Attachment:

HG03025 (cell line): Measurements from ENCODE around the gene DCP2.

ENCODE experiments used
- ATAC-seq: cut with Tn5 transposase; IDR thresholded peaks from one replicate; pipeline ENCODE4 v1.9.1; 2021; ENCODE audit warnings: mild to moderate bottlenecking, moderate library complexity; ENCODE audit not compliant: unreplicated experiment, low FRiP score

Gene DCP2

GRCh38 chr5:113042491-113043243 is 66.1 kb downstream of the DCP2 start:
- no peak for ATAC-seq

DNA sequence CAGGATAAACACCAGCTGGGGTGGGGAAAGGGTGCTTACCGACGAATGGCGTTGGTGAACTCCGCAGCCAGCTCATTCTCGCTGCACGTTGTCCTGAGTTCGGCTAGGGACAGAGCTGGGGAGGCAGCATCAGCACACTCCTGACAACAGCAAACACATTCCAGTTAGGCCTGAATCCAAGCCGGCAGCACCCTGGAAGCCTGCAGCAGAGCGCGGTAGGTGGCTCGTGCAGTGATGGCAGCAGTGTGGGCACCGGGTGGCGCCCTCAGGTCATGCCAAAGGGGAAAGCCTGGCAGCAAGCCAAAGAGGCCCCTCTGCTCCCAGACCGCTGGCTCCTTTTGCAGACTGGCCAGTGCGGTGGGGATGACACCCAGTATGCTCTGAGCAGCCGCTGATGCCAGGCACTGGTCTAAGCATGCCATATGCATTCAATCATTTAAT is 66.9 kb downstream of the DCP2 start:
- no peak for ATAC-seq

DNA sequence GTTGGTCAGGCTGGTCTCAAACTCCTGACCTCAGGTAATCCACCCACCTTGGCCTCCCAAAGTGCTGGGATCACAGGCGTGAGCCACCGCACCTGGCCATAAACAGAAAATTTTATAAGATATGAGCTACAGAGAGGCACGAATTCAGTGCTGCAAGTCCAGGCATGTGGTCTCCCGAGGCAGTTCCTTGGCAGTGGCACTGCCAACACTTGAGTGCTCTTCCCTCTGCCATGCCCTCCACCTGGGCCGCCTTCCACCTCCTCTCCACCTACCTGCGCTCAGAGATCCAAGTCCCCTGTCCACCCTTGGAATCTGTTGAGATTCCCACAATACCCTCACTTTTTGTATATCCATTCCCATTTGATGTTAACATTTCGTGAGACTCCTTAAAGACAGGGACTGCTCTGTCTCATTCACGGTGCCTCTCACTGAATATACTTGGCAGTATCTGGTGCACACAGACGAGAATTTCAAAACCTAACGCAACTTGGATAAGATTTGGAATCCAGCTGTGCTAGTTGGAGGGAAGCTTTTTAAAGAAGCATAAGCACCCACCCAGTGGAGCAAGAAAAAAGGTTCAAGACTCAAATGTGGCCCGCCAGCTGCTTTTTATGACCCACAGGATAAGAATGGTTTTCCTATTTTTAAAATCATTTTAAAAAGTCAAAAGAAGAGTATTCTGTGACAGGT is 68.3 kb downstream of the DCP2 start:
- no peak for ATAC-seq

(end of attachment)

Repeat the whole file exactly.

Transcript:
HG03025 (cell line): Measurements from ENCODE around the gene DCP2.

ENCODE experiments used
- ATAC-seq: cut with Tn5 transposase; IDR thresholded peaks from one replicate; pipeline ENCODE4 v1.9.1; 2021; ENCODE audit warnings: mild to moderate bottlenecking, moderate library complexity; ENCODE audit not compliant: unreplicated experiment, low FRiP score

Gene DCP2

GRCh38 chr5:113042491-113043243 is 66.1 kb downstream of the DCP2 start:
- no peak for ATAC-seq

DNA sequence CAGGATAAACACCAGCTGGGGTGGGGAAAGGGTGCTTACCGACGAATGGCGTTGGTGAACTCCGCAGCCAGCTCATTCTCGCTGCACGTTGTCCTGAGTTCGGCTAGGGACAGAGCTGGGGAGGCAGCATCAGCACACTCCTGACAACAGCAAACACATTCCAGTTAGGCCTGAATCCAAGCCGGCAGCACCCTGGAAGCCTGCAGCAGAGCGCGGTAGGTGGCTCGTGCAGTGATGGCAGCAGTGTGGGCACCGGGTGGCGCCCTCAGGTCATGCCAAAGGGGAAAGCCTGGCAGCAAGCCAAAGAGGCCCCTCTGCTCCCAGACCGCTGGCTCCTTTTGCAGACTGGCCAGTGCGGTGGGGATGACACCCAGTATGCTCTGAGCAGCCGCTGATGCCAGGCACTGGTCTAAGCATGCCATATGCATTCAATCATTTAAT is 66.9 kb downstream of the DCP2 start:
- no peak for ATAC-seq

DNA sequence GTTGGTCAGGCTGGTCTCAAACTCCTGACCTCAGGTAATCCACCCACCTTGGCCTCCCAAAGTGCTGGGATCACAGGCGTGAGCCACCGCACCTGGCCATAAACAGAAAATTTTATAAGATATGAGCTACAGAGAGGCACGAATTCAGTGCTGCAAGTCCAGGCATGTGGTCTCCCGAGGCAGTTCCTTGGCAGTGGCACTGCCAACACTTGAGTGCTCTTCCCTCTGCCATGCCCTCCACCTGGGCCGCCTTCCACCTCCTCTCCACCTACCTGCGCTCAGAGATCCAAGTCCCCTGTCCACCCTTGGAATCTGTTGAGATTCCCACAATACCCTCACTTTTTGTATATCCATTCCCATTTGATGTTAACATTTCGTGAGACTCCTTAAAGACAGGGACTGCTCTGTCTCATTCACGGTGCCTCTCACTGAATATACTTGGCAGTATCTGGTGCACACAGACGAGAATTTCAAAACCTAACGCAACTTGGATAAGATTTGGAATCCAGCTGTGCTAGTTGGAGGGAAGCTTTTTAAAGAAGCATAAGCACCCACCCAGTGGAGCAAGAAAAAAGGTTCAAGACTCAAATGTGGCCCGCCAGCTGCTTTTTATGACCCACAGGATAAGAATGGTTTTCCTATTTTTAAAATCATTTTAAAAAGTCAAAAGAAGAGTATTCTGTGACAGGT is 68.3 kb downstream of the DCP2 start:
- no peak for ATAC-seq